For as long as I can remember, I’ve been a reader, and for almost as long, I’ve had ideas for stories of my own. I wrote my first story at the age of six, about pirates who had their treasure stolen. I never finished it, but I would keep writing stories throughout my childhood (never finishing most of those, either.) I fell away from the habit in my early teens, but all through high school, college (where writing papers helped me find my own unique voice), and my befuddled attempts at job hunting, the ideas never stopped, coming from all kinds of sources, for books, movies, TV shows, comics. On some level, I felt I should be a writer, and yet, I never seriously considered that I would actually become one.
Eventually, the ideas were coming faster and faster, and when I was twenty-five, I couldn’t resist the temptation anymore, and decided to take the plunge and actually bring those stories to life. At first I just concentrated on getting my many ideas down on paper, then spent months waffling over which one of them I should write first, until finally landing on Sam Adams.
And that brings us, more or less, to the present day. One of my main goals as a writer is to write the kinds of stories I want to read, and hopefully they’re the kinds of stories others would want to read as well. Like I said, I have more than a few ideas waiting in the wings, and I intend to bash out all of them sooner or later. I can’t wait for all of you to read them.
Welcome to a new post on my favourite section of the website. Today we are accompanied by Daniel Meyer, author of the Sam Adams series, and whose debut, Credible Threats we are reviewing.
Let's dive in!
1.- What made you choose self-publishing?
Well, there were a few things.
In the beginning, I assumed I’d go the traditional route, just because I took it for granted that’s what you were ‘supposed’ to do. As time passed, I started to change my mind.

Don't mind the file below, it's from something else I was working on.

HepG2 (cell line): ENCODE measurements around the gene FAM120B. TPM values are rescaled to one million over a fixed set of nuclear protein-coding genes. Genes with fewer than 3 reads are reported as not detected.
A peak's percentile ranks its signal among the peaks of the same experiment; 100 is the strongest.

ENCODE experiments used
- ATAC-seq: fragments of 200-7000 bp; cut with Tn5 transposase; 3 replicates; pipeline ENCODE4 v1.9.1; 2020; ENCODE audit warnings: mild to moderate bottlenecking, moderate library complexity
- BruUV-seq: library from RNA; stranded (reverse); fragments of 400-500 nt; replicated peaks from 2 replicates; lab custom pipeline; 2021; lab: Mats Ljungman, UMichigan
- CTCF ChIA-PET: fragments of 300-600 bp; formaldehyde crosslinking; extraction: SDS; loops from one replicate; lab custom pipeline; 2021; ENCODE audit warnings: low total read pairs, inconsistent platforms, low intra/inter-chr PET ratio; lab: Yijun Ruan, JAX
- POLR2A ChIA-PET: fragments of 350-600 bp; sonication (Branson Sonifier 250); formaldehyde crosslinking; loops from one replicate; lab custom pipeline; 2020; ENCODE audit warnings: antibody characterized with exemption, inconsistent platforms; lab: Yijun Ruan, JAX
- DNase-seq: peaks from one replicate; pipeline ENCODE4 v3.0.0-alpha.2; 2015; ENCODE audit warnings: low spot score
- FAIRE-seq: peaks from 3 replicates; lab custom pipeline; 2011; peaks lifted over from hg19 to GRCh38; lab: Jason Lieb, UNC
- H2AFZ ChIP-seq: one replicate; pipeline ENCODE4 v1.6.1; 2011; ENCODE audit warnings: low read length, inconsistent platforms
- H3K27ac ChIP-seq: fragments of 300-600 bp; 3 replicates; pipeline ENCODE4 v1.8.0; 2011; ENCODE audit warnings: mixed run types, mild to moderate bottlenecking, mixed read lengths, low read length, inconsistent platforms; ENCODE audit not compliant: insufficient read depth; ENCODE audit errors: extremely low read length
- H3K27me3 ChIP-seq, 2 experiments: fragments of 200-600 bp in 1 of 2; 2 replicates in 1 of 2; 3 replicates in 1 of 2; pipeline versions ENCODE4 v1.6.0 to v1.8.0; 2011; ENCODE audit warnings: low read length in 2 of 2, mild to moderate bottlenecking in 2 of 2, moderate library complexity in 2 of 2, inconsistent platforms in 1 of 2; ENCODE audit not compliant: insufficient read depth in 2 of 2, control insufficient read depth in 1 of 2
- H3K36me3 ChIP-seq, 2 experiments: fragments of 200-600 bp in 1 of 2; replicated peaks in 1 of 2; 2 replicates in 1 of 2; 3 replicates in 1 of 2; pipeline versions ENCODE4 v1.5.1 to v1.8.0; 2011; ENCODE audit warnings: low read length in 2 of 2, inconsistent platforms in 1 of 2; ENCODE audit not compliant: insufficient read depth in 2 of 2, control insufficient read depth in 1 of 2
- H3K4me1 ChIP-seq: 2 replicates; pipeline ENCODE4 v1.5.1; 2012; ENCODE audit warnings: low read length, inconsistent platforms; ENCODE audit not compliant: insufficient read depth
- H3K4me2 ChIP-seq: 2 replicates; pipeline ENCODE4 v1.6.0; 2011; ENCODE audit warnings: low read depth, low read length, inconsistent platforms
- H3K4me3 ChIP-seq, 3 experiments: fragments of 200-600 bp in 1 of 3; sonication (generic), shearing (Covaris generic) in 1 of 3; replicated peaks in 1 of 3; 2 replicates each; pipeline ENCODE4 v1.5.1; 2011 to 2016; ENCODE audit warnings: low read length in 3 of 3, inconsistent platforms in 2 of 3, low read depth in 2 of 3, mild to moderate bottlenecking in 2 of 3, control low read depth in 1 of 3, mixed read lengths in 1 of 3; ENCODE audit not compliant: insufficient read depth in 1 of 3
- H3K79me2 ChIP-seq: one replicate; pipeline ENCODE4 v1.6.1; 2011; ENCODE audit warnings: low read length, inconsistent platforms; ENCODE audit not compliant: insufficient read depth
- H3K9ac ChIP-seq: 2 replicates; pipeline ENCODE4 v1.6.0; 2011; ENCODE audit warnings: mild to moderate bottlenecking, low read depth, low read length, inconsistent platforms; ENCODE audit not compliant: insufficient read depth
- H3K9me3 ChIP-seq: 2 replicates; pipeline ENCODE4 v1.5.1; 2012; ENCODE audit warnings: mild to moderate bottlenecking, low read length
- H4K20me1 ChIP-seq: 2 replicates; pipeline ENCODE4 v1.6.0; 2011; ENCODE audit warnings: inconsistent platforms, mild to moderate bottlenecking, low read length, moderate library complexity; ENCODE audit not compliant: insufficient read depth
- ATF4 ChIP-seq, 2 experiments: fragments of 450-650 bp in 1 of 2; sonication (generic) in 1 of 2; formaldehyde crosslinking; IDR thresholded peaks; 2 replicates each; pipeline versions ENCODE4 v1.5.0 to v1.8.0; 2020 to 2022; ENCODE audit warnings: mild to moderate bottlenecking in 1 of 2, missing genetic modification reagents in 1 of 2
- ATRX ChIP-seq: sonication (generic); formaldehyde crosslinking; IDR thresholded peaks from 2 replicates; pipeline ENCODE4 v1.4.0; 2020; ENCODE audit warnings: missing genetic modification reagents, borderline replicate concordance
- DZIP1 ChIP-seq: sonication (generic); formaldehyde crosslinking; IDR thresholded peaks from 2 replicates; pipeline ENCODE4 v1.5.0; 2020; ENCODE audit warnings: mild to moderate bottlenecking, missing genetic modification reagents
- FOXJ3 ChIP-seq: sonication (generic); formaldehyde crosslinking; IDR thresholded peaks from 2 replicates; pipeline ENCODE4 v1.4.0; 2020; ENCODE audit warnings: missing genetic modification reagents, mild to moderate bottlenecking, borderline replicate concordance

One reason was a Reddit post by Michael J. Sullivan that said it made more financial sense for writers to self-publish rather than go trad. Another was the tale of L.J. Smith, author of The Vampire Diaries, (the books that the television series was based on,) who got fired from her own series by her publishers. A third was an offhand comment by Bernard Cornwell, who said that his publishers had veto power over his book titles. I’d always had sort of a general fear of people trying to change my stories, to have them ‘write the market’ or whatever, and I remember those things as helping to change my mind. (And I think it was a good idea. I’ve always suspected publishers would find the Sam Adams books too hard to pigeonhole and want them to fit more comfortably in a strictly young adult or adult box.) Basically, I just wanted more freedom and control over the process. It was stressful in some ways, but I have no regrets.
2.- You decided for your first book to write urban fantasy, why did you choose that genre?
It was partly creative and partly practical. Creative, in the sense that I’ve always liked urban fantasy, and practical, in the sense that of all my many ideas, Sam Adams was the one that was in the fittest state to start writing.
3.- Let’s talk more about the process of self-publishing. Your cover (and I assume the formatting) was done by Luke Tarzian, how did you decide to use his services? What made you choose him?
The formatting was done by Damonza, but the cover was done by Luke, and I’m so happy with how it turned out. I had never worked with a cover artist before, or done anything artistic at all, so it was at times laborious trying to thrash out what the cover should look like. But it turned out so good! Spooky and gorgeous and perfect for the story. I couldn’t be happier with it, so Luke turned out to be a great choice. He was suggested to me by my editor, when, completely exasperated in my hunt for a cover artist, I e-mailed her asking for advice. I remember checking out his portfolio and liking the vibrant colors. (To be honest, I think indie covers are often much cooler than those of trad books; a little more willing to do something with some originality and personality, and that’s what I wanted for my own book.)